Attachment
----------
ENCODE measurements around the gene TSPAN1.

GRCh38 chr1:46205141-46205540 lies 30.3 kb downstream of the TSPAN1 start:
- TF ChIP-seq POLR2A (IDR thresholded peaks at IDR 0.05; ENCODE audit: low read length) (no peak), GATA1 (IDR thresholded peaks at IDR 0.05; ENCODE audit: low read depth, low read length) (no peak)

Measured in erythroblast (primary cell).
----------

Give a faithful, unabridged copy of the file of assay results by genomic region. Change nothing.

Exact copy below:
ENCODE measurements around the gene TSPAN1.

GRCh38 chr1:46205141-46205540 lies 30.3 kb downstream of the TSPAN1 start:
- TF ChIP-seq POLR2A (IDR thresholded peaks at IDR 0.05; ENCODE audit: low read length) (no peak), GATA1 (IDR thresholded peaks at IDR 0.05; ENCODE audit: low read depth, low read length) (no peak)

Measured in erythroblast (primary cell).